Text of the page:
You've created a view of product sales broken down by category and sub-category. You are starting to get somewhere, but that is a lot of data to sort through. You need to easily find the interesting data points and focus on specific results. Well, Tableau has some great options for that!
Filters and colours are ways you can add more focus to the details that interest you. After you add focus to your data, you can begin to use other Tableau Desktop features to interact with that data.
Add filters to your view
You can use filters to include or exclude values in your view. In this example, you decide to add two simple filters to your worksheet to make it easier to look at product sales by sub-category for a specific year.
In the Data pane, right-click Order Date and select Show Filter.
Repeat the step above for the Sub-Category field.
The filters are added to the right side of your view in the order that you selected them. Filters are card types and can be moved around on the canvas by clicking on the filter and dragging it to another location in the view. As you drag the filter, a line appears that shows you where you can drop the filter to move it.
Note: The Get Started tutorial uses the default position of the filter cards.
More on Filtering in the Learning Library (in the top menu).
Check your work! Watch "Apply filters to your view" in action
Click the image to replay it
Add colour to your view
Adding filters helps you to sort through all of this data – but wow, that’s a lot of blue! It's time to do something about that.
Currently, you are looking at sales totals for your various products. You can see that some products have consistently low sales, and some products might be good candidates for reducing sales efforts for those product lines. But what does overall profitability look like for your different products? Drag Profit to colour to see what happens.
From the Data pane, drag Profit to Colour on the Marks card.
By dragging profit to colour, you now see that you have negative profit in Tables, Bookcases and even Machines. Another insight is revealed!
Note: Tableau automatically added a colour legend and assigned a diverging colour palette because your data includes both negative and positive values.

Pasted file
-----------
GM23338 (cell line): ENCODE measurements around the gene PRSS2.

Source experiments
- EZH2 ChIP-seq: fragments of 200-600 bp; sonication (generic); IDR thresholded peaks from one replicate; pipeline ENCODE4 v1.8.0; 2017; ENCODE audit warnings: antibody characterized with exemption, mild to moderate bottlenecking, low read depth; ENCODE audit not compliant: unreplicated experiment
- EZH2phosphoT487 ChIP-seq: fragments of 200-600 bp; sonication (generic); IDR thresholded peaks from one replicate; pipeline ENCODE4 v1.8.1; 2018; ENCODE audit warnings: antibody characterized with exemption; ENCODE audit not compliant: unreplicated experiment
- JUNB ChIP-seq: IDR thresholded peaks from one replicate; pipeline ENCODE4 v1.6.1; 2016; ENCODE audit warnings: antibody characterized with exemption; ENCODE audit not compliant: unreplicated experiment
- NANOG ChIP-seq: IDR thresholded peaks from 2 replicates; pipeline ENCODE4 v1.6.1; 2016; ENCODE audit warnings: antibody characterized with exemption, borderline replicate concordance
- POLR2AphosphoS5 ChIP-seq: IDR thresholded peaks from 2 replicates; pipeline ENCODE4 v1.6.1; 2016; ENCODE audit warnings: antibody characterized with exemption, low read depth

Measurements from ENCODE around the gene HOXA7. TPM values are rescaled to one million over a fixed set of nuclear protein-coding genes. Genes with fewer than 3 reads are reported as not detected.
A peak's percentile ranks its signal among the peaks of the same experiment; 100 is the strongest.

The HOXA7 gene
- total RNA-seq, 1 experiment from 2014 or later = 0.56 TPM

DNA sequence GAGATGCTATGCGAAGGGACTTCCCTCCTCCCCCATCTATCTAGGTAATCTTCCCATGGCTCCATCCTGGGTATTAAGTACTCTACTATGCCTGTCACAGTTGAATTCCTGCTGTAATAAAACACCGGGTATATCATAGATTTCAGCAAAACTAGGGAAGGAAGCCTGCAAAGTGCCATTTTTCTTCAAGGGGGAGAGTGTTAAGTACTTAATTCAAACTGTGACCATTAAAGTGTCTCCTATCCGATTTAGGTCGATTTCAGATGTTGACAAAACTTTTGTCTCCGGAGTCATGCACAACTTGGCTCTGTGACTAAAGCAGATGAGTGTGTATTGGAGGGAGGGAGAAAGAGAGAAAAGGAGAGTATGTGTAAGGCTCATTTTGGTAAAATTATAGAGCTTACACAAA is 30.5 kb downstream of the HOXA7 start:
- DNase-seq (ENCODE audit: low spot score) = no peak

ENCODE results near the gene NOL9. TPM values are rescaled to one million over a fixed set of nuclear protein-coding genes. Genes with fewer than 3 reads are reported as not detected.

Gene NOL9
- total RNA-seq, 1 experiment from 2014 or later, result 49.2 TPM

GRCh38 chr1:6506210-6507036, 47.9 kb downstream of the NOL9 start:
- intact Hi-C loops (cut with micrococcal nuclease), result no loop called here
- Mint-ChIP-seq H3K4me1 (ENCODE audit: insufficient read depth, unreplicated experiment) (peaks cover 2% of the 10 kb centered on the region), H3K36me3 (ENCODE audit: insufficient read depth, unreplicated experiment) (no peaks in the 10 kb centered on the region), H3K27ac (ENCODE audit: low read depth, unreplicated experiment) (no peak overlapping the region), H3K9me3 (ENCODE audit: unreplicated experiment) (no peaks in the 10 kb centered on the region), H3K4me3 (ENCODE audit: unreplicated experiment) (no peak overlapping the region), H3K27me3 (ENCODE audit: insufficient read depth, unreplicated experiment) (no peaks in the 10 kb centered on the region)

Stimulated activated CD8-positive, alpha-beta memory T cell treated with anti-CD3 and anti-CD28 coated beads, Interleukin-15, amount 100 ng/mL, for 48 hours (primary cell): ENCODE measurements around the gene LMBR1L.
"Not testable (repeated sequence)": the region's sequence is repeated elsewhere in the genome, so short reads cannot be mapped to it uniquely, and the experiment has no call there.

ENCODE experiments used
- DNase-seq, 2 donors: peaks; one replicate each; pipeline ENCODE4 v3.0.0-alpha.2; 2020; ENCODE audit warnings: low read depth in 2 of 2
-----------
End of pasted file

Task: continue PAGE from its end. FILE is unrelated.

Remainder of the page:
Adding colour visually enhances your view, but it can also make interesting data stand out. Tableau uses a default colour palette to assign colours to the products in your view, but you aren't limited to that colour palette. You have choices!
If you want to use different colours than the ones shown, you can change the colours or colour palette at any time. Simply click Colour on the Marks card, and then click Edit Colours. You can select a different colour palette in the Edit Colours dialog box that opens.
Note: The Get Started tutorial uses the default colour palette.
Depending on the data in your view, the Edit Colours dialog box might show you a diverging colour palette versus a categorical colour palette.
Diverging colour palettes look like the image below. Diverging colour palettes are generally assigned to continuous fields.
If you're using a legend, it might look like the image below. Categorical colour palettes like this one are generally assigned to discrete fields.
Check your work! Watch "Add colour to your view" in action
Click the image to replay it
Find key insights
As you've learned, you can explore your data as you build views with Tableau Desktop. Adding filters and colours helps you better visualise your data and can identify problems right away.
The next step is to interact with your view so that you can begin drawing conclusions.